There’s a great divide in the early morning sky; ditto for early evening. Dawn and dusk. American League and National League and a moment in early October-The World Series when the sky turns a rosy cheek and sometimes purple and never before seen blues; a ray of light beaming a line of clouds like a tornado following a specific path. The ABC intro music was goose bumps.
In 1969, those two leagues splintered into divisions; four of em; with each league having an east and west. But in one very specific way, the leagues became even more distinct. The DH was born in 1973. A huge change for sure and for all the criticism it endured, no one denied the ring splitting even further; into two camps; the pure, old school National where pitchers still bat and the bastard junior circuit-the American League of motor cities and muscle cars; of designated hitters.
Even after the leagues split, there were still only four division winners; followed by a short best of 5 league championship series with the winner gaining access to the coveted zone….that fall classic. Then in 1995, a wild card was added and last year a second wild card. The playoffs feel more like a pot luck dinner these days with five teams in both leagues reaching the promise land. All are welcome.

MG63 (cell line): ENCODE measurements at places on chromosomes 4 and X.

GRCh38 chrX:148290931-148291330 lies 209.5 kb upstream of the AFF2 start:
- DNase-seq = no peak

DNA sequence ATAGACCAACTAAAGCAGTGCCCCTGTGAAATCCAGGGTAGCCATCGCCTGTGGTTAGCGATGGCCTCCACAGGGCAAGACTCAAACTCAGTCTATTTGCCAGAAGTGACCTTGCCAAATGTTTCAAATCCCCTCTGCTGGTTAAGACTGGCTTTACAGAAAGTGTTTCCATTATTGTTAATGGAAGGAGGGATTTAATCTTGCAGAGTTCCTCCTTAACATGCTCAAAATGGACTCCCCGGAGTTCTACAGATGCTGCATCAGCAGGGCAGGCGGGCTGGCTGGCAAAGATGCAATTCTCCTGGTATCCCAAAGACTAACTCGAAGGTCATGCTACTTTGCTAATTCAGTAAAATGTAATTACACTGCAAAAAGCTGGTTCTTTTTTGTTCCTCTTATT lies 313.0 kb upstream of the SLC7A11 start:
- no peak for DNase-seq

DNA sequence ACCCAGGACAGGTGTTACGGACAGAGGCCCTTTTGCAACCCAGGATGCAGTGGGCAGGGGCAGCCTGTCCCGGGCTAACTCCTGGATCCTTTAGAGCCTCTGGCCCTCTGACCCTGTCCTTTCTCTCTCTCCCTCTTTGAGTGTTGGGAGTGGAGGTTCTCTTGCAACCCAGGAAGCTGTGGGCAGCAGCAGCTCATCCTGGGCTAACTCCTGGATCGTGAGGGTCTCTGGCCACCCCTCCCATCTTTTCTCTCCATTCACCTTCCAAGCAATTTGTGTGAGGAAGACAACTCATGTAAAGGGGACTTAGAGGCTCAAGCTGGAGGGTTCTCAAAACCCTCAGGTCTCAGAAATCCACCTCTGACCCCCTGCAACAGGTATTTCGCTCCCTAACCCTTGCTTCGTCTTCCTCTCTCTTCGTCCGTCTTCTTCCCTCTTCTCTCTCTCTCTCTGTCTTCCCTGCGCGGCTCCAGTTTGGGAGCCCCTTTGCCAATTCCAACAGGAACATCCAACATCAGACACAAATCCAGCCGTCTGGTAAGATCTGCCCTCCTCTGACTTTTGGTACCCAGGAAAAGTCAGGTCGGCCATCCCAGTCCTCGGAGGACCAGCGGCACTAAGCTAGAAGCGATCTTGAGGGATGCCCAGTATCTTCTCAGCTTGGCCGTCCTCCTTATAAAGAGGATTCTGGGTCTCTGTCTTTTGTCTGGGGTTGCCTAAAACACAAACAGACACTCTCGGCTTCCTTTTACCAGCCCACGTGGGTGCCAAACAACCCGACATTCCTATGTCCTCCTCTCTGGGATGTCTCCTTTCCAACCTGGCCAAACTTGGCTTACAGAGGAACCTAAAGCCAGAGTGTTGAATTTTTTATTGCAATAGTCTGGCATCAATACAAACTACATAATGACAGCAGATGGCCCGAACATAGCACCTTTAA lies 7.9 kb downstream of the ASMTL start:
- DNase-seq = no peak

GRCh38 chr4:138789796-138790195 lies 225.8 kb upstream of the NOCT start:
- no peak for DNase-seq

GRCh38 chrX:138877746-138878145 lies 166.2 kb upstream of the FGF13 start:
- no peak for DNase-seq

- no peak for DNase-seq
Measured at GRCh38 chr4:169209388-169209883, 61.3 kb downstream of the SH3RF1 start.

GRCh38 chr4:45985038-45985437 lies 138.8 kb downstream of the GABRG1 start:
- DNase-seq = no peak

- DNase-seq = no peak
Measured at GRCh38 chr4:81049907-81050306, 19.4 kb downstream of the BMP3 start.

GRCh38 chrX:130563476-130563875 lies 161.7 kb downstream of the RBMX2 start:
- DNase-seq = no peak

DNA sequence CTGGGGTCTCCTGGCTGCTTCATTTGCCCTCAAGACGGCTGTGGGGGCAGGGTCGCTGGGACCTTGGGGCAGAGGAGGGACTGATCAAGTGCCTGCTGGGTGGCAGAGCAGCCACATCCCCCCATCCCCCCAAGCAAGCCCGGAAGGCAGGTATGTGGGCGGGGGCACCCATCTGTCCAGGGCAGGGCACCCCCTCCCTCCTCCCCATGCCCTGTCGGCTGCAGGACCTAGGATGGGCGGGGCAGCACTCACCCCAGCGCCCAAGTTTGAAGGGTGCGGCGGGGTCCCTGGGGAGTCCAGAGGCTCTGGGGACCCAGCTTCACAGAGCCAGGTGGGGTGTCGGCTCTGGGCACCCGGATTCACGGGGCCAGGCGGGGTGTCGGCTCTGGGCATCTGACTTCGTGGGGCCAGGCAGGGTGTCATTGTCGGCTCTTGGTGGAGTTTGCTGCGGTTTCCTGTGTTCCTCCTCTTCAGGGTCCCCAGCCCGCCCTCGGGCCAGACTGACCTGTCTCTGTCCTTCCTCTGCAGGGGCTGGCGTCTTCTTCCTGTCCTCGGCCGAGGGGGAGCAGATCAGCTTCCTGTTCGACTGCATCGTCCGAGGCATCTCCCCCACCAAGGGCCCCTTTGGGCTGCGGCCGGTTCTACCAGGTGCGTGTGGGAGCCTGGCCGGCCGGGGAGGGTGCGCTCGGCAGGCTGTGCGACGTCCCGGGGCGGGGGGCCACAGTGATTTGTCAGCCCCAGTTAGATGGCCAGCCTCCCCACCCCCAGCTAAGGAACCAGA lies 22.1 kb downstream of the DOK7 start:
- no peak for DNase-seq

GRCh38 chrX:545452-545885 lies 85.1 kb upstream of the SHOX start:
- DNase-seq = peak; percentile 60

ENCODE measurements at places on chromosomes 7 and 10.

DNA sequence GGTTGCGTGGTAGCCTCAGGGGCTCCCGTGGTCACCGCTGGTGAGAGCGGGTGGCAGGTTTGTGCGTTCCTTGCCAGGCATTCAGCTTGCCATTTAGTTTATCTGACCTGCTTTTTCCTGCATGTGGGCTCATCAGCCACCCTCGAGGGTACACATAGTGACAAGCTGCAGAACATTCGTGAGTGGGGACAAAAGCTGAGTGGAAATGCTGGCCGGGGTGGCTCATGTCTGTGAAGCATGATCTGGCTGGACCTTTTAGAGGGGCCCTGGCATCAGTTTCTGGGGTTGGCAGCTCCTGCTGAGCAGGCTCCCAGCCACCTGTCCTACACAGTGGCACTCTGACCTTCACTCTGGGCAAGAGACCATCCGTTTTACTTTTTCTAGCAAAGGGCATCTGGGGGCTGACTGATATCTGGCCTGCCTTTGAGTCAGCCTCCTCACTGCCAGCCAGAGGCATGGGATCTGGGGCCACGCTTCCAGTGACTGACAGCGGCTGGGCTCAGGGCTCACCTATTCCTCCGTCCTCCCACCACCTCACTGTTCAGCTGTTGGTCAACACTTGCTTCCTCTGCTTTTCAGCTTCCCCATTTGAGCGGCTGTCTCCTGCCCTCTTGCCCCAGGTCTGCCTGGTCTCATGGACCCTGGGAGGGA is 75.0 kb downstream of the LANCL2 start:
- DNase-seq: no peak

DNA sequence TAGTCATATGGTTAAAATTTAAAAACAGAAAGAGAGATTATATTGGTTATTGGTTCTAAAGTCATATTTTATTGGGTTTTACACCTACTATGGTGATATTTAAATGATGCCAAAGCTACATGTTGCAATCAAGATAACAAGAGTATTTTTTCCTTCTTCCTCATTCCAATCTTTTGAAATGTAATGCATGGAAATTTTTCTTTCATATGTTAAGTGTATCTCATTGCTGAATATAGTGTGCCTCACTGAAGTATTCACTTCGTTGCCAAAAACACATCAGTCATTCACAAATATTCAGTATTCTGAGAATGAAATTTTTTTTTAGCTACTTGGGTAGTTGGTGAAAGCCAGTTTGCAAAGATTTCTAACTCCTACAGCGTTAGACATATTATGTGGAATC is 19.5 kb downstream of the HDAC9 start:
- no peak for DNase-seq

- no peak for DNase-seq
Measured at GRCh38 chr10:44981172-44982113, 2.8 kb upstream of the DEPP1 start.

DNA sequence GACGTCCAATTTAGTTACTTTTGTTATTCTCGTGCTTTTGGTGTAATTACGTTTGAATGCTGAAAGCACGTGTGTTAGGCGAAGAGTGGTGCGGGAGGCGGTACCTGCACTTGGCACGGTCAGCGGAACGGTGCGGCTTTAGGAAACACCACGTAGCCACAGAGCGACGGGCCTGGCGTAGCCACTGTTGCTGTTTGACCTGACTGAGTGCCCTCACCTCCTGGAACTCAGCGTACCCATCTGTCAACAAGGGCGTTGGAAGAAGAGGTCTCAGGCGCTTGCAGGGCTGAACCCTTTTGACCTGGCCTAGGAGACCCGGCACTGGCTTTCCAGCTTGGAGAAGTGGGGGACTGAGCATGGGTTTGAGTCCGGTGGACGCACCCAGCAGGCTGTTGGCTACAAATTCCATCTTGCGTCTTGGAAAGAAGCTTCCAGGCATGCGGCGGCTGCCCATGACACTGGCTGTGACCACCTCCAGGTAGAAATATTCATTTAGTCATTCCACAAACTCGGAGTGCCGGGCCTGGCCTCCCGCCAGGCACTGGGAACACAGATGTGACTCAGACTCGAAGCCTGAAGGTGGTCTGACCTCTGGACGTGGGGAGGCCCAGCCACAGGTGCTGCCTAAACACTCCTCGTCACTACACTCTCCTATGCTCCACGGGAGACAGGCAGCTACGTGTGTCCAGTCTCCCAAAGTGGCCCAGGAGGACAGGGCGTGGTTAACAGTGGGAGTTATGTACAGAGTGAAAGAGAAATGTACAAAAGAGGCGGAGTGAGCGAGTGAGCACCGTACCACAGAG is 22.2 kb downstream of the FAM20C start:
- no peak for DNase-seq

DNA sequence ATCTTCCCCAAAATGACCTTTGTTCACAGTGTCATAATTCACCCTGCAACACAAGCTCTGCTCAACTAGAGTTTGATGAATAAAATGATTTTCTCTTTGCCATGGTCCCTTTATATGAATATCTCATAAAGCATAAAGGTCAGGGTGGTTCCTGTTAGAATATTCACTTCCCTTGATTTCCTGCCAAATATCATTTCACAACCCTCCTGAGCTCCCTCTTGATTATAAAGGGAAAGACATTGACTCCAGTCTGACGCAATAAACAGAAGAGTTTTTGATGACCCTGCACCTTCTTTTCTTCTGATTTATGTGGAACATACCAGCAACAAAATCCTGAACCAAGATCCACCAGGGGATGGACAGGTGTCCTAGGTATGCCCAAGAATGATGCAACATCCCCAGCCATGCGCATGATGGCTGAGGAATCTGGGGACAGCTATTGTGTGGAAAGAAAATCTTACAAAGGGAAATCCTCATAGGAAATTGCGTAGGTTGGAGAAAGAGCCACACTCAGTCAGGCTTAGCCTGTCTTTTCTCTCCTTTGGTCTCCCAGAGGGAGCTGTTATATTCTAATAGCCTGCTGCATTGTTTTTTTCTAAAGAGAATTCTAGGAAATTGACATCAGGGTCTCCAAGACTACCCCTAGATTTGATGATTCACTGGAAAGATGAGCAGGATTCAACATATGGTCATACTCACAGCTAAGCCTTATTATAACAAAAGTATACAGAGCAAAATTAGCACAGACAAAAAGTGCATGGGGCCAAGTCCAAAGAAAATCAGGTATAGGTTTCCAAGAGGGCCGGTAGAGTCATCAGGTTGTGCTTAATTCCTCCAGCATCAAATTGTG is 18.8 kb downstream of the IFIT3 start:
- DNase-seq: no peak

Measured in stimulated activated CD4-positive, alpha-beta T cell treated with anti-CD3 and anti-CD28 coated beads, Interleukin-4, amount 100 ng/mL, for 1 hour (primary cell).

There’s still euphoria in reaching the playoffs, but a noticeable “yeh, but” lingers, a yeh, but it could all end in one day if we’re a wild card or in a week if that wild card team we have to face as division winners suddenly gets hot or we get cold.
Back in the day, winning the division was worthy of a ticker tape parade and in many ways, more than enough. The season was considered a success and sure, the ultimate goal was advancing further and claiming the WS trophy, but being one of four was way more than one of 10.
Throw in interleague play and October is not the clash of two separate galaxies. It’s a repeat of the regular season. Maybe it’s for the better of the game. Turnstiles spin more frequently. Bud Selig gets a statue. Competitive balance rules. But that early morning/evening sky makes for some strange firework residue. I miss it. Pittsburgh versus Baltimore sounded so strange and exciting.
On the other hand, all this intermingling turns a regular Sunday afternoon game at Miller Park into maybe what it’s supposed to be anyway…..game 106 of the season; an end in itself with nothing outside its 9 inning parentheses. No sneaking a peek at the scoreboard to see if the Cardinals or Pirates won. No calculating magic numbers to division or wild card crowns because the playoffs these days are way more than a different season, For better or worse, it’s a church bingo and anyone can win.
Rookies Jacob deGrom and Jimmy Nelson made it easy to focus on Sunday and Sunday only, deGrom scattered four hits over six and a third innings; Nelson 5 hits over 7 innings, but one of those hits was Lucas Duda’s 18th home run of the year. The Mets won 2-0.
The Brewers are 59-47.